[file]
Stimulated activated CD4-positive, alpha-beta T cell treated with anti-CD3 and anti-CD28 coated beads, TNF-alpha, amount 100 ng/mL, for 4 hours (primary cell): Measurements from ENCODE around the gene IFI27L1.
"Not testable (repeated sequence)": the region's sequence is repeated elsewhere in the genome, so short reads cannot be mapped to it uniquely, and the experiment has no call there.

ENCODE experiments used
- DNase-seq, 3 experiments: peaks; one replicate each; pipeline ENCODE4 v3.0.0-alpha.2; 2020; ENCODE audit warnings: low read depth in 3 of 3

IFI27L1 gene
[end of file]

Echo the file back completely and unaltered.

Stimulated activated CD4-positive, alpha-beta T cell treated with anti-CD3 and anti-CD28 coated beads, TNF-alpha, amount 100 ng/mL, for 4 hours (primary cell): Measurements from ENCODE around the gene IFI27L1.
"Not testable (repeated sequence)": the region's sequence is repeated elsewhere in the genome, so short reads cannot be mapped to it uniquely, and the experiment has no call there.

ENCODE experiments used
- DNase-seq, 3 experiments: peaks; one replicate each; pipeline ENCODE4 v3.0.0-alpha.2; 2020; ENCODE audit warnings: low read depth in 3 of 3

IFI27L1 gene